Sunday, November 04, 2007

Slingerpedia: Fancycam

It’s been brought to my attention I don’t always explain the dorky terms I use. Thus, the first of many entries from the Viewfinder BLUES User's Guide, in which I cover the fundamentals - without ever getting too technical...

Fancycam [fān'sē kām] (N.) Origin: Me

Be it a gleaming new Sony XD or a war-torn TK-76, the shoulder mounted, manually adjusted, high-end visual recording device of its day. Heavy of glass, festooned with logos (often layers) and smelling of the open road, this living instrument can capture grief, dispense inanity or kick-start a riot - depending on which buttons you push. While early models came with matching saddle bags filled with recording decks and life support equipment, the modern day fancycam is a highly-cradled single-piece unit, featuring tiny flip-out screens and burdened only by shiny decals and a faint odor of house fire. Lens throw and light requirement varies wildly between makes and models, but the potency of any TV lens is vastly extrapolated when coupled with its intrinsic and underrated mate, the tripod (see sticks, legs, the gimp). When properly connected with attended live truck, the fancycam can put entire regions to sleep with meandering noon talkbacks or hold the globe riveted - should Osama, Britney or Bigfoot show up.

Fancycam VS. Film camera

Unlike the film camera, the vastly different image acquirer requiring support personnel dressed in Goth clothing and some form of craft services, the TV news fancycam is operated by sole caretaker, while usually owned by faceless corporate entity. Formats differ; some models slather images on creaky videotape while others arrange data on optical disc. Regardless of recording platform, neither model will survive unplanned drops followed by sudden stops, news units in reverse or any and all salt-water immersions.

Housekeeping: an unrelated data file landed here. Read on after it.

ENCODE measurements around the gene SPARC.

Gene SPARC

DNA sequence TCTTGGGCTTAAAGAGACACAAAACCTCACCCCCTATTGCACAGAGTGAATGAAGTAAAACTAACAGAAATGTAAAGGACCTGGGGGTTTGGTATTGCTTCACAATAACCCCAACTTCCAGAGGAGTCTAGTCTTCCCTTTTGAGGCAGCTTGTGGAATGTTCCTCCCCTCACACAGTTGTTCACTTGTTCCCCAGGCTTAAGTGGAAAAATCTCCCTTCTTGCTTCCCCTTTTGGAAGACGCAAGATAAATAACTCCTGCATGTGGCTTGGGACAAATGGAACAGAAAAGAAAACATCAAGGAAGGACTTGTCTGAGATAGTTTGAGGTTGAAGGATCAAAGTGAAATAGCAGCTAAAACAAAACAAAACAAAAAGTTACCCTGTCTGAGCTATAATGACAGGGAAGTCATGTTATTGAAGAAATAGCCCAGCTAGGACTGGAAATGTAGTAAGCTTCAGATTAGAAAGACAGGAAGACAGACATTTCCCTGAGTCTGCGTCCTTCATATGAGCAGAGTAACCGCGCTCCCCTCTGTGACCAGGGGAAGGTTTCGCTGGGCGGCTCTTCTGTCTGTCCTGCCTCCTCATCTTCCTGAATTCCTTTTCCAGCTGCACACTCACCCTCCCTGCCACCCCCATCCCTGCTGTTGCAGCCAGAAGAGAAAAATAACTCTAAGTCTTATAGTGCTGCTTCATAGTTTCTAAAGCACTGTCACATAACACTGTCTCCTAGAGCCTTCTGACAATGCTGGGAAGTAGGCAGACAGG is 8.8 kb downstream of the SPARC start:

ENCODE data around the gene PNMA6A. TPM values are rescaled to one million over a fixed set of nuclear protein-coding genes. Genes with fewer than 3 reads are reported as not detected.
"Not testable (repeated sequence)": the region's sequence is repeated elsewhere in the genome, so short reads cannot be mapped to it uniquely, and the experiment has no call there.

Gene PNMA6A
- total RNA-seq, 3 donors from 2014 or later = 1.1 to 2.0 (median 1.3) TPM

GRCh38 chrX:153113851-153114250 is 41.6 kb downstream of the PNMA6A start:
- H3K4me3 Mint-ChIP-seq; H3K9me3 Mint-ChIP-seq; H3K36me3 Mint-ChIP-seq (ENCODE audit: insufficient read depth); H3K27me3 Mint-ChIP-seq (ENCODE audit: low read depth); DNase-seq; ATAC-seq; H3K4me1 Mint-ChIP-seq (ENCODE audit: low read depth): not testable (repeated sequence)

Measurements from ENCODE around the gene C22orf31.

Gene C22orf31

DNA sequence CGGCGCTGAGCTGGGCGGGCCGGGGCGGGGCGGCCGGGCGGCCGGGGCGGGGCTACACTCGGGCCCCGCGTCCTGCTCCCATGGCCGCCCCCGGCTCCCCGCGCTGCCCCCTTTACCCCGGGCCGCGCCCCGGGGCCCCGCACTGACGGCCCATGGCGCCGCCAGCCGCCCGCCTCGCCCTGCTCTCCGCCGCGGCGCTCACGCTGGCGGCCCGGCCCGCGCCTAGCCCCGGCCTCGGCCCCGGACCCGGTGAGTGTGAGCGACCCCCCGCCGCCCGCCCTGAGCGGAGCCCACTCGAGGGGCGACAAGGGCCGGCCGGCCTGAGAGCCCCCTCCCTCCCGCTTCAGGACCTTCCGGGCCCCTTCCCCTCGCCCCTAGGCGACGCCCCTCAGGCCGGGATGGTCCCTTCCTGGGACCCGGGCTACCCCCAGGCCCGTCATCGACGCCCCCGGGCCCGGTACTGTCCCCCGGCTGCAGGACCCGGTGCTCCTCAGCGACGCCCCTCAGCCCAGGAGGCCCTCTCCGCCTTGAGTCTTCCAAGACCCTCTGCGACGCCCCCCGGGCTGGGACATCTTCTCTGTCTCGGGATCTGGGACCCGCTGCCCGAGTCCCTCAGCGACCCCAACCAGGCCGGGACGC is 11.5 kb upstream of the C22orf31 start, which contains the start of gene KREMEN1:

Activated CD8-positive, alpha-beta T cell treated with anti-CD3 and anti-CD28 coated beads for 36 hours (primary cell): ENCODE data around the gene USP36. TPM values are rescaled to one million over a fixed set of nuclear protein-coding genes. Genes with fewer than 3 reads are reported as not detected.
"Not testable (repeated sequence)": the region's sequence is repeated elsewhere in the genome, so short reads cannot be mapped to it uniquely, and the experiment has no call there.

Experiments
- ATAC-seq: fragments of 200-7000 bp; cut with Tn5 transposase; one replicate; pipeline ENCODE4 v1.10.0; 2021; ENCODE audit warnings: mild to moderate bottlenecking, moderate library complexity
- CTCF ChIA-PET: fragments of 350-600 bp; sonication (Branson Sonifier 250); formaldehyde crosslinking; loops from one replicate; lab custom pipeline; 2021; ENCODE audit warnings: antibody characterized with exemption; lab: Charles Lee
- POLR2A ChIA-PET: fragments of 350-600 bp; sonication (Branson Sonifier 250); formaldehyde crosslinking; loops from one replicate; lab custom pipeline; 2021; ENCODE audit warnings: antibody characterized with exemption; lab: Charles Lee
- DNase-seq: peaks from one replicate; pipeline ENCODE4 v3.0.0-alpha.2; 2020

Access and Acquisition

As noted earlier, most fancycams are owned by broadcast outlets - yet loved, cared for and coveted by lower level employees of said affiliates. This symbiotic arrangement - unique to TV stations - results in these expensive devices being left in the sole care of staffers whose annual salaries seem paltry by comparison. Admirably, very few fancycams are ever lost or maligned, as those who cradle them from one unlikely locale to the next do so because of the unthinkable access provided to them in the process. In short, a logo’d lens on the shoulder can open most any door, deter fugitives and erase the occasional bar tab.

Long Term Exposure

There is a downside. Long term exposure to the working end of a fancycam can throw more than your back out of whack. A one inch screen pressed to your face can also skew your perspective, especially when walking backwards for extensive periods of time. Unprotected encounters with logo’d lenses can imbue the operator with a false sense of bravado, leaving them with the mistaken impression they’ve seen it all - when in fact they’ve simply mastered the groundbreaking, ride-along and hall of justice scrum. An additional danger: because of personality types found around such lenses (felons, politicians, weekend anchors) camera personnel often assumes everyone is crazy. See also Asshole Magnet.

1 comment:

Ham said...

Hi Lenslinger.

Have read your blog for a while. I get a kick out of your TV news stories and observations.

To make a long story short a car rental company doesn't want to honor a rate they promised to a consumer. Look like they want to rent to other folks at a higher rate. The info was posted on a Disney travel forum. Don't know if you can help.